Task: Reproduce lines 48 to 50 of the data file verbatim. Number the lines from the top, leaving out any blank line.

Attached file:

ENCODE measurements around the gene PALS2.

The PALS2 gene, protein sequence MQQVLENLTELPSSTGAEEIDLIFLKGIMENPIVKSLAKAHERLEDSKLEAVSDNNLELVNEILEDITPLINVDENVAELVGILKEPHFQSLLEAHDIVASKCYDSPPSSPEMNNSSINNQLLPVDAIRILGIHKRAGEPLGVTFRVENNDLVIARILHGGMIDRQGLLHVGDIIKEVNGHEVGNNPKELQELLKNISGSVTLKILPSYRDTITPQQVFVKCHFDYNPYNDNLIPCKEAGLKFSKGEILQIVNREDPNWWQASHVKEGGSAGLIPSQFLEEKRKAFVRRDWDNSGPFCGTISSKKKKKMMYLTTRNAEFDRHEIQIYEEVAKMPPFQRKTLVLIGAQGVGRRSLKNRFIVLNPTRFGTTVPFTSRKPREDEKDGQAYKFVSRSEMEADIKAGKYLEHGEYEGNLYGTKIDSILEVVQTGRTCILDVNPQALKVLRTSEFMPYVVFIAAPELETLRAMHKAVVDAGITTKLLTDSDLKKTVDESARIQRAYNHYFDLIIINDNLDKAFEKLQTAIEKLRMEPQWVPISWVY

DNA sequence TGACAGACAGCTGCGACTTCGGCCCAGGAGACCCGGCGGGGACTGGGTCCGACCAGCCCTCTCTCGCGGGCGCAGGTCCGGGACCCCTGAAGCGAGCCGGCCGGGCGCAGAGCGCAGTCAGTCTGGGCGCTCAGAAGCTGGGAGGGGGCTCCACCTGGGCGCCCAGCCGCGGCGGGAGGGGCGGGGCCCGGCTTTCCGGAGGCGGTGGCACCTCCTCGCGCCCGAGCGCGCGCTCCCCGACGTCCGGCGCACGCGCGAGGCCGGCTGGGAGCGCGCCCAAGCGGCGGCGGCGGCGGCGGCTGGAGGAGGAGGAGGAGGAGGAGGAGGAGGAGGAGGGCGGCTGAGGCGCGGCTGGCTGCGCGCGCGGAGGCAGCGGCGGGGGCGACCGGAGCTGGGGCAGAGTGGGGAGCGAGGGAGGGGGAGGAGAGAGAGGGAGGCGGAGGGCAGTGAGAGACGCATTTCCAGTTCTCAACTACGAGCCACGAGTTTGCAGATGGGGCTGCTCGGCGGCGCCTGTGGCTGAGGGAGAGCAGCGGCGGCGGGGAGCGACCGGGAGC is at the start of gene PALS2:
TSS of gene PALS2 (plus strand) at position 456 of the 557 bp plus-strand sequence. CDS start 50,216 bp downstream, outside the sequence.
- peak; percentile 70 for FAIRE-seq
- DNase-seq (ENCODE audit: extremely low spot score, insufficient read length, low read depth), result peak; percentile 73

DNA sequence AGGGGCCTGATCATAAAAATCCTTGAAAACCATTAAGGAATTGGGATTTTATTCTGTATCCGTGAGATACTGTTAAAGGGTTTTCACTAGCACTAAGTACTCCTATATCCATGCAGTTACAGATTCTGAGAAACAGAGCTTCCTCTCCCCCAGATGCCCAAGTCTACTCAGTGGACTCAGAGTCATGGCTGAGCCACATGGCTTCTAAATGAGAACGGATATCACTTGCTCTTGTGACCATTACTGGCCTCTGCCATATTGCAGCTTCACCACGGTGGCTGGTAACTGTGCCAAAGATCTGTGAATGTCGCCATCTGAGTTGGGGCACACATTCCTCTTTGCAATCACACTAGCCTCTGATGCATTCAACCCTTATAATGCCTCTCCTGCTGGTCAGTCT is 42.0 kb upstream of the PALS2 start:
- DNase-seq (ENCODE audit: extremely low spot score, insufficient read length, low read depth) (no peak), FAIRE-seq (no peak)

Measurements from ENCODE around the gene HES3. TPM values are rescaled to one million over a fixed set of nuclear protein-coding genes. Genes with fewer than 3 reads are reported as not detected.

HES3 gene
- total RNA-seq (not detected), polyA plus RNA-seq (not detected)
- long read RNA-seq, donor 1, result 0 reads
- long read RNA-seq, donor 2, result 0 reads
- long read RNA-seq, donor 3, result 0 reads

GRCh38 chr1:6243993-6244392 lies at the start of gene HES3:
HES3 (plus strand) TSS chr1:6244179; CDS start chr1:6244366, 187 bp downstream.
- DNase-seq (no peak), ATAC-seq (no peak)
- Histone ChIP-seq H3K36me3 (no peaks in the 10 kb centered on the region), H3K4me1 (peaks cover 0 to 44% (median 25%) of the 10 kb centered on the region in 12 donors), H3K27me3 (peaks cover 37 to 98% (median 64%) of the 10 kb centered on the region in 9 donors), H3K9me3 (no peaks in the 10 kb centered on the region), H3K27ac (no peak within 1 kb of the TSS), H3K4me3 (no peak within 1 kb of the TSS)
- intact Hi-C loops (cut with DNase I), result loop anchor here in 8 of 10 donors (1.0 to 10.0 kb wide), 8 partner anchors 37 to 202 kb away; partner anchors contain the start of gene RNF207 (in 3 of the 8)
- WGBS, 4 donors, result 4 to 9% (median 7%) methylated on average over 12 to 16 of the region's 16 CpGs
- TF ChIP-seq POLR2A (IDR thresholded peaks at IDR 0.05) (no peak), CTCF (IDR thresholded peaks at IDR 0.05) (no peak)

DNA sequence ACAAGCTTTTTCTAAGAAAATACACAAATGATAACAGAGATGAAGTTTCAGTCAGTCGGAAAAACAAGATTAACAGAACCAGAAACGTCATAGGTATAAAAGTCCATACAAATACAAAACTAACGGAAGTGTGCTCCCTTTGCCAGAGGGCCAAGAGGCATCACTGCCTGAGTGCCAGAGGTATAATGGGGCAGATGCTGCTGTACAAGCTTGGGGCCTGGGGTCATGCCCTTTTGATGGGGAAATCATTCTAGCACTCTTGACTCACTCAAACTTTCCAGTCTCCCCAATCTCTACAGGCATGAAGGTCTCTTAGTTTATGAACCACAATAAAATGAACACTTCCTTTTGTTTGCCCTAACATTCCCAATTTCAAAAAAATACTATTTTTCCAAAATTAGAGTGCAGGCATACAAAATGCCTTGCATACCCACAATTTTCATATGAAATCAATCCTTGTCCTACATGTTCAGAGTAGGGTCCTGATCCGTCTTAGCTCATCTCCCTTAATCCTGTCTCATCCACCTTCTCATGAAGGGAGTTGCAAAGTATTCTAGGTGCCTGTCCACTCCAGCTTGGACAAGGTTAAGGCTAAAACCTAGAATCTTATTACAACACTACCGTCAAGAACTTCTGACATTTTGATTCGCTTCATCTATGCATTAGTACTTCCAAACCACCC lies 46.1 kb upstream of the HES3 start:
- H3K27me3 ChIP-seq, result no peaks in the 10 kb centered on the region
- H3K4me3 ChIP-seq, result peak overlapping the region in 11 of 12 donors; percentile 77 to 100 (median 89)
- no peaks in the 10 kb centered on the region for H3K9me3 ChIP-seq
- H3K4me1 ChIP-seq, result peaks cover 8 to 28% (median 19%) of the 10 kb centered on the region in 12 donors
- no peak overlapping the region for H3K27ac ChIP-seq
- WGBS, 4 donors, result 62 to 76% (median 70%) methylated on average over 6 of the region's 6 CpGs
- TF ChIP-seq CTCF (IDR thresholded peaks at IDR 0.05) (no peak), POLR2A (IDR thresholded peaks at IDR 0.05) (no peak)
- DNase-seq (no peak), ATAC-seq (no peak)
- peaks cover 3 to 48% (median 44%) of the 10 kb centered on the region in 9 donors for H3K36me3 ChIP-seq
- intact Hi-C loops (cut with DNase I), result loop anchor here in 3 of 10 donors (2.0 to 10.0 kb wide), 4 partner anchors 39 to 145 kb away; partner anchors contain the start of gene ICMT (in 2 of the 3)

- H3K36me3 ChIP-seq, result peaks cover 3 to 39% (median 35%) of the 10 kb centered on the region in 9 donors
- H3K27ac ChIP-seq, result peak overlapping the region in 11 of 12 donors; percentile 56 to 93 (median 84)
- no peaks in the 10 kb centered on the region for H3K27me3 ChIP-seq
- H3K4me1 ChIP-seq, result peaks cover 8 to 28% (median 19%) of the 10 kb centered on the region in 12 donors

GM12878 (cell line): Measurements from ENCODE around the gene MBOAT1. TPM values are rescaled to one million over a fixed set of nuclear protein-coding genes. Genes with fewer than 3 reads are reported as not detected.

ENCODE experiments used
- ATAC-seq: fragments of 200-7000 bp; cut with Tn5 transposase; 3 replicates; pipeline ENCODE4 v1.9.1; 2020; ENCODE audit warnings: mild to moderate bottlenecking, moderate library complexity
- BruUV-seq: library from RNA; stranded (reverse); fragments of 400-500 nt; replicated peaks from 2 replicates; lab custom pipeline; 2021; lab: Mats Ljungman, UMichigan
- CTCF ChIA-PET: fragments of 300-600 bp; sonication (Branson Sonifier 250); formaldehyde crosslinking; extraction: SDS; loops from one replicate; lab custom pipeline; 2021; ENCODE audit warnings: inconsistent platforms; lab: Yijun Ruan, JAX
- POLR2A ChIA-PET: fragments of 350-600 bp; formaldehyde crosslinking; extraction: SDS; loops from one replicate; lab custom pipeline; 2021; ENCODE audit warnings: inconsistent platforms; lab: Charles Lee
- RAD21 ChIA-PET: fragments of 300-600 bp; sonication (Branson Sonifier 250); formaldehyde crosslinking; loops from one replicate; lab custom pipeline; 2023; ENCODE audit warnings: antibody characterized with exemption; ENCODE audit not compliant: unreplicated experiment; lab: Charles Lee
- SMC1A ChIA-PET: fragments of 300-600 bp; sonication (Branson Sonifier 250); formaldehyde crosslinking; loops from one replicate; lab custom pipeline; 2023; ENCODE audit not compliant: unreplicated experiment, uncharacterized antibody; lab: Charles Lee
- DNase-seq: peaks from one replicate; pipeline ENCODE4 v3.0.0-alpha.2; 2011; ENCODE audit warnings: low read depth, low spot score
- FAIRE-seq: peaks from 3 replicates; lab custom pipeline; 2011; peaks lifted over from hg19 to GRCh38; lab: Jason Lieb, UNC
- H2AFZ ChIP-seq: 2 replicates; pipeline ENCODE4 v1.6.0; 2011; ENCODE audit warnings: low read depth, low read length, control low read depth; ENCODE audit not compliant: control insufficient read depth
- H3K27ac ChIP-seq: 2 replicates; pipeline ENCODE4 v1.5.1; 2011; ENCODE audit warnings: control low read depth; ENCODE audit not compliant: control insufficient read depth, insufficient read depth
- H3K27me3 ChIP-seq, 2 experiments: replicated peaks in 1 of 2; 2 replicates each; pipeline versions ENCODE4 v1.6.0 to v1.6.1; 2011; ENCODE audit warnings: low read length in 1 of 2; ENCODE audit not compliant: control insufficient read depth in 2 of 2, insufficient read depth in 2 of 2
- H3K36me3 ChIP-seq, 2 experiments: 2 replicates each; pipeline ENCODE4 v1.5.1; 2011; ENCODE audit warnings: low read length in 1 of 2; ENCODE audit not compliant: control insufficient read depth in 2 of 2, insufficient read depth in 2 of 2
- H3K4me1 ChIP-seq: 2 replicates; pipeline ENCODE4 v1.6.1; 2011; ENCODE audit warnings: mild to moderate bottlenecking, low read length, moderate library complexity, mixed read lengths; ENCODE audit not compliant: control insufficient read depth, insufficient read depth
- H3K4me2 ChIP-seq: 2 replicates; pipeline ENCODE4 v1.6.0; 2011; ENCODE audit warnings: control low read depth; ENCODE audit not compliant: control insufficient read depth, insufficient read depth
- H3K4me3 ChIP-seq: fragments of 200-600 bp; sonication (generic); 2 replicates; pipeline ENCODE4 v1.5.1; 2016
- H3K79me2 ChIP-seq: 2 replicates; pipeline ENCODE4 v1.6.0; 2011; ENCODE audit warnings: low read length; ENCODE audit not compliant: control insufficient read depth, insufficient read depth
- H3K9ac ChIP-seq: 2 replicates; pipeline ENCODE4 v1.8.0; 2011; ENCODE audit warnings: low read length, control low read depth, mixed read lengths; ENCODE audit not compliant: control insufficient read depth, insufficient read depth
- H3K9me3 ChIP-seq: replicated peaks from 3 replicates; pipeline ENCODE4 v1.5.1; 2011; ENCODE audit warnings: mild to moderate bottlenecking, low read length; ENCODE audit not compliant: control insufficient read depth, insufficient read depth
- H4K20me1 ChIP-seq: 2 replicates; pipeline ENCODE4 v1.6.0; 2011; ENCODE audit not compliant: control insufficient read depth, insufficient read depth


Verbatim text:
- H3K27ac ChIP-seq: 2 replicates; pipeline ENCODE4 v1.5.1; 2011; ENCODE audit warnings: control low read depth; ENCODE audit not compliant: control insufficient read depth, insufficient read depth
- H3K27me3 ChIP-seq, 2 experiments: replicated peaks in 1 of 2; 2 replicates each; pipeline versions ENCODE4 v1.6.0 to v1.6.1; 2011; ENCODE audit warnings: low read length in 1 of 2; ENCODE audit not compliant: control insufficient read depth in 2 of 2, insufficient read depth in 2 of 2
- H3K36me3 ChIP-seq, 2 experiments: 2 replicates each; pipeline ENCODE4 v1.5.1; 2011; ENCODE audit warnings: low read length in 1 of 2; ENCODE audit not compliant: control insufficient read depth in 2 of 2, insufficient read depth in 2 of 2